European companies are important electricity consumers. Although they are a diversified group of consumers, they all profit from the liberalisation in the European electricity market thanks to the following positive consequences. First of all, the deregulation policy turns the traditionally monopolistic and vertically integrated electricity industry into separated and competitive entities, what generally results in technical innovations and lower electricity prices. Moreover, the creation of a single European electricity market entitles the companies to freely choose their power supplier.

The entry of European competitors in national markets increases the pressure of competitive forces on the incumbent electricity producers: studies show that larger market opening results in sharper price reductions and harmonisation of the electricity prices among the member states. Finally, the deregulation places the electricity consuming companies in a better negotiation position, what enables them to insist on higher service standards and improvements in energy efficiency.

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But European companies also fear some negative effects of the liberalisation: instability in price and supply, lack of cooperation between the different sectors and the formation of an oligopolistic market structure with only a few multinational energy suppliers. For this reason, European companies are of the opinion that an effective regulatory policy is still necessary to steer the liberalised electricity market in the right direction.

The main requirements of European companies are: low electricity prices, a reliable electricity network integrated through Europe, adequate access to the network and sufficient grid capacity. The Californian electricity crisis demonstrates the disastrous consequences when an electricity market is imperfectly deregulated: severe energy shortages and inadequate pricing mechanisms lead to extreme price inflation. To avoid similar situations, the European companies emphasize that the following elements are crucial in an adequate deregulation policy.

First of all, an effective competitive environment should be created with several market players. Secondly, the access to the transmission and distribution network has to be guaranteed at lowest cost, with an insured sufficient quality and based on a non-discriminatory manner. Also the barriers to cross-border exchanges need to be reduced to install a real single integrated European market. Finally, the cost-efficiency of public policies needs to be increased to limit taxes on electricity.

Thus, the European companies expect the regulators to take the necessary measures to correct the imperfection of the market in order to constantly stimulate the competition. The liberalisation of the electricity industry can be compared to other Network industries. They all had traditionally a monopolistic market structure, which in the last decade has been transformed into a more open and competitive environment. Although the deregulation policies, adopted in each sector, have some common characteristics, the different nature of the network industries also leads to their industry-specific deregulatory aspects.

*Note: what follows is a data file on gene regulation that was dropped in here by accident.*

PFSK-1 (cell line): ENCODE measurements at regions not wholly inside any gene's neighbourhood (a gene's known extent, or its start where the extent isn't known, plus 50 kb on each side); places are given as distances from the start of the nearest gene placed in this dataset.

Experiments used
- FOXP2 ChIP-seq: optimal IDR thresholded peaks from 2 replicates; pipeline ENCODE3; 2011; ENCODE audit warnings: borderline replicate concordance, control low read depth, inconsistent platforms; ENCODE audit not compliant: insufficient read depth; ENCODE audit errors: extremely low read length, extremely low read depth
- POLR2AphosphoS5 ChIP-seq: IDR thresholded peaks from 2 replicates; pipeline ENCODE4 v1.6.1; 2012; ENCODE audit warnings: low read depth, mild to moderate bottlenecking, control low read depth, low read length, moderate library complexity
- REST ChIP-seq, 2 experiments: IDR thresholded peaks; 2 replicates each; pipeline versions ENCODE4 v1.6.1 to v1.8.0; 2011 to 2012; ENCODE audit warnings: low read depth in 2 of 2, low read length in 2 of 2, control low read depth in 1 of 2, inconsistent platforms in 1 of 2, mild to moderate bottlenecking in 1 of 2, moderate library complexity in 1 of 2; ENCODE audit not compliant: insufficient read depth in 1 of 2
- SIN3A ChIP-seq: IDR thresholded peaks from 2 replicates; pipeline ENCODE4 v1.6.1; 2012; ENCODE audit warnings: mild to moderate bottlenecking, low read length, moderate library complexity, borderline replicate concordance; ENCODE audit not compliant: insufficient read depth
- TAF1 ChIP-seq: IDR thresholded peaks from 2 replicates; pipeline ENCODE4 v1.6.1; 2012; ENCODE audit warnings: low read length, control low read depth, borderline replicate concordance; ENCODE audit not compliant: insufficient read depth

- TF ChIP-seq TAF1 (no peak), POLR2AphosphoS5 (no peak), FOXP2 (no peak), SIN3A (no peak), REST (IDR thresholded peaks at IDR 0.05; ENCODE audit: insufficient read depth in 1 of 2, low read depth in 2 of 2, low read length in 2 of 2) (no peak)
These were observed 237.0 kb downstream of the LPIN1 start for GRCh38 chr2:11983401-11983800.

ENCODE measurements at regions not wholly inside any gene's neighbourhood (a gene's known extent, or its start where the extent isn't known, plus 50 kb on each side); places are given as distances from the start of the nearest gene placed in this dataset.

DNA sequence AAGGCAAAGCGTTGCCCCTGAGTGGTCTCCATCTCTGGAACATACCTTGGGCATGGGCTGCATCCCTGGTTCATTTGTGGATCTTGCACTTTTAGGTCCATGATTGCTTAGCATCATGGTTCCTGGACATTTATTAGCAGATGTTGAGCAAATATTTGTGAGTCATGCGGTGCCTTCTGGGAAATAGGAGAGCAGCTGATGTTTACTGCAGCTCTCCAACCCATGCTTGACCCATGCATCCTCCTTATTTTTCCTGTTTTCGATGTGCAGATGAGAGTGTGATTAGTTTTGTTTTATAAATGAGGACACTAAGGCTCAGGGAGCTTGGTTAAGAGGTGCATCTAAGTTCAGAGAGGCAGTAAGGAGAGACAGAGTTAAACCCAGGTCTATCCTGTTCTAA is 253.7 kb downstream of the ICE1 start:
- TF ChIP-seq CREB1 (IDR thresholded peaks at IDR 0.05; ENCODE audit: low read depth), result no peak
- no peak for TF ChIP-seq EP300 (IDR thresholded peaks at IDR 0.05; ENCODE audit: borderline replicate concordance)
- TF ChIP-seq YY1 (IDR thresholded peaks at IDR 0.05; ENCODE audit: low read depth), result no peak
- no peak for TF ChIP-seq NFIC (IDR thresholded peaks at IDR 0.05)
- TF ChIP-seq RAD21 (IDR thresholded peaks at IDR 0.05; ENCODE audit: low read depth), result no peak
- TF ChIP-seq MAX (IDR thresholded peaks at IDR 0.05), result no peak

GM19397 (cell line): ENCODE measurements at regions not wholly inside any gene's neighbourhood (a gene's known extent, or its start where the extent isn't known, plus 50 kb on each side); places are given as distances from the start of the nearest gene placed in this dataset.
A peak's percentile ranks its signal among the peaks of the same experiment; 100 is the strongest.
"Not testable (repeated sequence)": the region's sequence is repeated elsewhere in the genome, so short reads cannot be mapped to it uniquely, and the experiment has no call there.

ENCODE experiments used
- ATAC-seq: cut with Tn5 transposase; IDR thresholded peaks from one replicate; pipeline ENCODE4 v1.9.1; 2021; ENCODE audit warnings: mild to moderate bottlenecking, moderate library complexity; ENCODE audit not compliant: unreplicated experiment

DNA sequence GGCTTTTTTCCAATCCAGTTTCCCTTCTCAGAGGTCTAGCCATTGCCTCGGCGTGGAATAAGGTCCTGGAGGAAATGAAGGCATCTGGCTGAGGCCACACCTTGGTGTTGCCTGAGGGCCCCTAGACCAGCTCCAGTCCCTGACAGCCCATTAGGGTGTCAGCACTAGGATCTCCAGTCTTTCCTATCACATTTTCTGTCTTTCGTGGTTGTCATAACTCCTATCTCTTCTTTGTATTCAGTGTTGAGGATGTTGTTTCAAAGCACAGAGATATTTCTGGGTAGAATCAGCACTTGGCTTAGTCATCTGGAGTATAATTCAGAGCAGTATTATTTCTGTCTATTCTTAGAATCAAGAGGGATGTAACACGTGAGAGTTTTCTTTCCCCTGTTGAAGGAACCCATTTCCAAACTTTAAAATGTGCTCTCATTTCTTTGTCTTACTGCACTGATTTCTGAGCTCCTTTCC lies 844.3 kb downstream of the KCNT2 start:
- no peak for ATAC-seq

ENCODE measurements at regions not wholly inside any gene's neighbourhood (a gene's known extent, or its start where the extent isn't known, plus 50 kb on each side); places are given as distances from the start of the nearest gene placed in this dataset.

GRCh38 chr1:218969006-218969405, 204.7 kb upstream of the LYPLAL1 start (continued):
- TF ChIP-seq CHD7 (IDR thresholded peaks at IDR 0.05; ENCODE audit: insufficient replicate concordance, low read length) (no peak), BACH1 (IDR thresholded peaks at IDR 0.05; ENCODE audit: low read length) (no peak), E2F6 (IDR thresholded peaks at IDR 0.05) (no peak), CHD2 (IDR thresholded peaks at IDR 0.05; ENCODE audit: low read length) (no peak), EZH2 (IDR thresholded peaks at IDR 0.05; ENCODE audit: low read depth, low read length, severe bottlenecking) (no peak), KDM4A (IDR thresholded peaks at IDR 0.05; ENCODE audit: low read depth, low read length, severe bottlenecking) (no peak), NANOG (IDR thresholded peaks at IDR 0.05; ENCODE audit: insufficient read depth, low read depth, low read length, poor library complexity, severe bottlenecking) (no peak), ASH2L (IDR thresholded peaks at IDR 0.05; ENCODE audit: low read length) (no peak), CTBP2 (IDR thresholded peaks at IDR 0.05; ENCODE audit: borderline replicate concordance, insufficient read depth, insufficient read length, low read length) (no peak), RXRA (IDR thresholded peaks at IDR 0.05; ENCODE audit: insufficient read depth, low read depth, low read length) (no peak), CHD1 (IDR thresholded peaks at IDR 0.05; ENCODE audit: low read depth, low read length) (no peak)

The most obvious similarities in the deregulation policies are: competition as the common objective; principles of transparency, non-discrimination and objectivity; a gradual 3-phased deregulation approach; the focus on vertical separation of the production chain; the continuous process of amendments in deregulation legal framework; and finally the convergence of the deregulation policies in network industries with complementary (rail and air) or substitute products (gas and electricity).

The crucial differences on the other hand are: different deregulation speed within different network industries and countries, various driving forces in each industry and different legal procedures (Directive or Regulation) to execute the deregulation. A unique and, from a deregulatory point of view, interesting feature of the electricity sector is its horizontal separation in power generation as well as the very difficult storage of the electricity as a product. Deregulation policies need to consider the common features of network industries and distinguish them from the industry-specific characteristics.

The European companies appreciate this approach, because it helps to obtain more synchronisation in the liberalisation of all the network sectors. The liberalisation (movement from monopolistic to competitive markets) of the electricity market is one point, but its privatisation (change of ownership structure from state-owned to private) gives rise to another debate. While the European commission is strongly in favour of liberalising the electricity sector, it has rather a neutral attitude with regard to the privatisation of the natural monopolies (transmission and distribution) in the electricity supply chain.

Both private ownership and state ownership have their pros and contras. On one hand, private ownership could provide very powerful efficiency incentives for management and thus increase the productivity in the electricity sector. On the other hand, some studies conclude that private ownership produces some cost 'savings', but that the benefits were not seen by consumers. In general, the European companies are in favour of privatisation under the condition that it will improve competitiveness in the electricity sector and cope with the basic electricity requirements of the companies in the long run.